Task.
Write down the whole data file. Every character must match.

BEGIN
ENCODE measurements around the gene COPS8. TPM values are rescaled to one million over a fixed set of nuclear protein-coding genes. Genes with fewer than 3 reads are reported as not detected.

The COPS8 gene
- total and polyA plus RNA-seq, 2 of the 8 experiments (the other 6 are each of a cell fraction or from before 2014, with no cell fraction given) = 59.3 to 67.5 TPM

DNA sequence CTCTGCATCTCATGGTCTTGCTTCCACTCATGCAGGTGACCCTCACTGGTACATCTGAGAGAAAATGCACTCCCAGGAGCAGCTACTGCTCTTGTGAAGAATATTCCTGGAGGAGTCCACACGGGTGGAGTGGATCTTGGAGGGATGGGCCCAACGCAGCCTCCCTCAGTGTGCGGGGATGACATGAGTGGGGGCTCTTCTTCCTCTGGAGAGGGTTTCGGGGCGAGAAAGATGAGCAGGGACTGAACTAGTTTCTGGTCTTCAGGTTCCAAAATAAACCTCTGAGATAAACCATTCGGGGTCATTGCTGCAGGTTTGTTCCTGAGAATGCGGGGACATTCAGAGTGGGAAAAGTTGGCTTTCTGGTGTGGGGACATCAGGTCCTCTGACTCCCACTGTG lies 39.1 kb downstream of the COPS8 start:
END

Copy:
ENCODE measurements around the gene COPS8. TPM values are rescaled to one million over a fixed set of nuclear protein-coding genes. Genes with fewer than 3 reads are reported as not detected.

The COPS8 gene
- total and polyA plus RNA-seq, 2 of the 8 experiments (the other 6 are each of a cell fraction or from before 2014, with no cell fraction given) = 59.3 to 67.5 TPM

DNA sequence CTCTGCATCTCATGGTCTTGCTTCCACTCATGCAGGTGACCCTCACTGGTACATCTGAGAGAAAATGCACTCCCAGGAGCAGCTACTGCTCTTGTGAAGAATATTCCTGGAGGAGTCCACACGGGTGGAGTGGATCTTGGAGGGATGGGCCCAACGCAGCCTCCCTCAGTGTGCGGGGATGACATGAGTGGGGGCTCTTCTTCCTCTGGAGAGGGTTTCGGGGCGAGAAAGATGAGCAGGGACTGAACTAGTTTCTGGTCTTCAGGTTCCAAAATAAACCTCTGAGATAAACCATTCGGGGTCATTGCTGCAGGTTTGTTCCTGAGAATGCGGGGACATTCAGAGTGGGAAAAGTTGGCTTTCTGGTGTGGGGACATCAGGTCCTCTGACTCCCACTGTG lies 39.1 kb downstream of the COPS8 start: